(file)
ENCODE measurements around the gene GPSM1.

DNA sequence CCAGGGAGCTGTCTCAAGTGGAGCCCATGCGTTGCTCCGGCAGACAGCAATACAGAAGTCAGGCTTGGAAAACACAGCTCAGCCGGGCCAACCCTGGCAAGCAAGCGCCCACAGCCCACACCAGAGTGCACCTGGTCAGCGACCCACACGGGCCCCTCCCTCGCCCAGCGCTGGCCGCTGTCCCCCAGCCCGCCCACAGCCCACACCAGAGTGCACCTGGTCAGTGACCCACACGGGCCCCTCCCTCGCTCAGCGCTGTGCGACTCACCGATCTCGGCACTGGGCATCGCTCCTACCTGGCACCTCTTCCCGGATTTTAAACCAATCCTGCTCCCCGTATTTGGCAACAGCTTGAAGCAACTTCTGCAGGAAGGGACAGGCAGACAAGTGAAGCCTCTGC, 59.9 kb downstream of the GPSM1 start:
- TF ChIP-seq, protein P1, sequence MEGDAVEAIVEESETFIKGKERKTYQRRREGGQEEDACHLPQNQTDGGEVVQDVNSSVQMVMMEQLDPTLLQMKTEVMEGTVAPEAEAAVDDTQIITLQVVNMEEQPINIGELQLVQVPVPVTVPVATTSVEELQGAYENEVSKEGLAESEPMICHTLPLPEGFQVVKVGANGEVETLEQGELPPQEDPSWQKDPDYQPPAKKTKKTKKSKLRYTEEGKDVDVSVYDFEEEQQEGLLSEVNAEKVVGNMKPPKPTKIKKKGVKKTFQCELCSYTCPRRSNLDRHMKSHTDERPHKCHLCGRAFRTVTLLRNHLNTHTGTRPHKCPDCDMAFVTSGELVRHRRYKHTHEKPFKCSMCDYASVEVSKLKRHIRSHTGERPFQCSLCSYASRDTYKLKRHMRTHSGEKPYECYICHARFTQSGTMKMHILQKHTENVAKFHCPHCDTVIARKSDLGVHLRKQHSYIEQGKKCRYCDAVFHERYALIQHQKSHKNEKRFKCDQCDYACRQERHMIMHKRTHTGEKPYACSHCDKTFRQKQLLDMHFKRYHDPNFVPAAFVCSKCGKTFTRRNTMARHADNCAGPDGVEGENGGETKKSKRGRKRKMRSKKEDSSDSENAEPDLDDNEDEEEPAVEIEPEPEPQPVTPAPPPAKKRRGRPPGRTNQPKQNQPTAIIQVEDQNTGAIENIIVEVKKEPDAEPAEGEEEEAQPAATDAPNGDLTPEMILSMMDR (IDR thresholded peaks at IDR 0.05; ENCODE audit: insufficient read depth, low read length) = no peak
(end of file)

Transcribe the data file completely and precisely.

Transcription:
ENCODE measurements around the gene GPSM1.

DNA sequence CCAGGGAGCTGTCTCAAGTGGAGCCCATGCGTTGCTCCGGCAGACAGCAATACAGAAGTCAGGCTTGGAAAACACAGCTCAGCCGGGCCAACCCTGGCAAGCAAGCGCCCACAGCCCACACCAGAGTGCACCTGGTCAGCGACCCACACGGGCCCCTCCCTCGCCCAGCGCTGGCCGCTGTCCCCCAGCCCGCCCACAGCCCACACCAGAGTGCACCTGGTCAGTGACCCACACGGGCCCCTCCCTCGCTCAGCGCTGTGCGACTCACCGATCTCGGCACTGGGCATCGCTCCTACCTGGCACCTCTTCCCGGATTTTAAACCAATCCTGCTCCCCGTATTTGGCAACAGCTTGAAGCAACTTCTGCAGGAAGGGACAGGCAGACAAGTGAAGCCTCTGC, 59.9 kb downstream of the GPSM1 start:
- TF ChIP-seq, protein P1, sequence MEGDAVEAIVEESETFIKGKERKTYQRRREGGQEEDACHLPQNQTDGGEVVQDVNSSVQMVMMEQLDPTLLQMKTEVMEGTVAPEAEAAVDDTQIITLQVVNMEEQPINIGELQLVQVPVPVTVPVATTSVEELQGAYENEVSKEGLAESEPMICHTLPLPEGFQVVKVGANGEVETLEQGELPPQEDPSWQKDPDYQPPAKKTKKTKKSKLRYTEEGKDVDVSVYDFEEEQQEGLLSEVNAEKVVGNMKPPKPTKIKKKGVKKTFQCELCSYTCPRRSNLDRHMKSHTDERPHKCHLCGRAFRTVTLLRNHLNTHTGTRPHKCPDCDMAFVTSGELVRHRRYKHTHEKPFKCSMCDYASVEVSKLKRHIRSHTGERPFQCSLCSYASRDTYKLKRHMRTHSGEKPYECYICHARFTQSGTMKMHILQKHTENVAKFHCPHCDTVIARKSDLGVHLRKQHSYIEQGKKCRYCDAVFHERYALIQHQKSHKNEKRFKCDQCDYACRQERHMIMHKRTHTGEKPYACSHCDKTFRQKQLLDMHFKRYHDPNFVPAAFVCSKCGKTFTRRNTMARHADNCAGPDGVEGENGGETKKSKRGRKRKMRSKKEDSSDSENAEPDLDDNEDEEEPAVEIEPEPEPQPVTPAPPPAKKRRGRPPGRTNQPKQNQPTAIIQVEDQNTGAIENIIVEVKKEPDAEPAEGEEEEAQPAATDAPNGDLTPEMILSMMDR (IDR thresholded peaks at IDR 0.05; ENCODE audit: insufficient read depth, low read length) = no peak